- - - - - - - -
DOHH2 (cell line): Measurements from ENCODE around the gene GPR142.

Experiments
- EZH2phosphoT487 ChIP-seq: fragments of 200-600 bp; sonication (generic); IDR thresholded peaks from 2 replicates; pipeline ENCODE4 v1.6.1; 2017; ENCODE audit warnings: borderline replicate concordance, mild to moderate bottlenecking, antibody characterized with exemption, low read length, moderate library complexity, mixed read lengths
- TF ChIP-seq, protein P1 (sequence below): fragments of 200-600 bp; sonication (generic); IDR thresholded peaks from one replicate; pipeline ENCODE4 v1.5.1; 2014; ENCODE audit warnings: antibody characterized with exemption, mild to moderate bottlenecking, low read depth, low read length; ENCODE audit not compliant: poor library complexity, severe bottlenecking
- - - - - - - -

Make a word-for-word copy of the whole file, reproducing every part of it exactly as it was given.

DOHH2 (cell line): Measurements from ENCODE around the gene GPR142.

Experiments
- EZH2phosphoT487 ChIP-seq: fragments of 200-600 bp; sonication (generic); IDR thresholded peaks from 2 replicates; pipeline ENCODE4 v1.6.1; 2017; ENCODE audit warnings: borderline replicate concordance, mild to moderate bottlenecking, antibody characterized with exemption, low read length, moderate library complexity, mixed read lengths
- TF ChIP-seq, protein P1 (sequence below): fragments of 200-600 bp; sonication (generic); IDR thresholded peaks from one replicate; pipeline ENCODE4 v1.5.1; 2014; ENCODE audit warnings: antibody characterized with exemption, mild to moderate bottlenecking, low read depth, low read length; ENCODE audit not compliant: poor library complexity, severe bottlenecking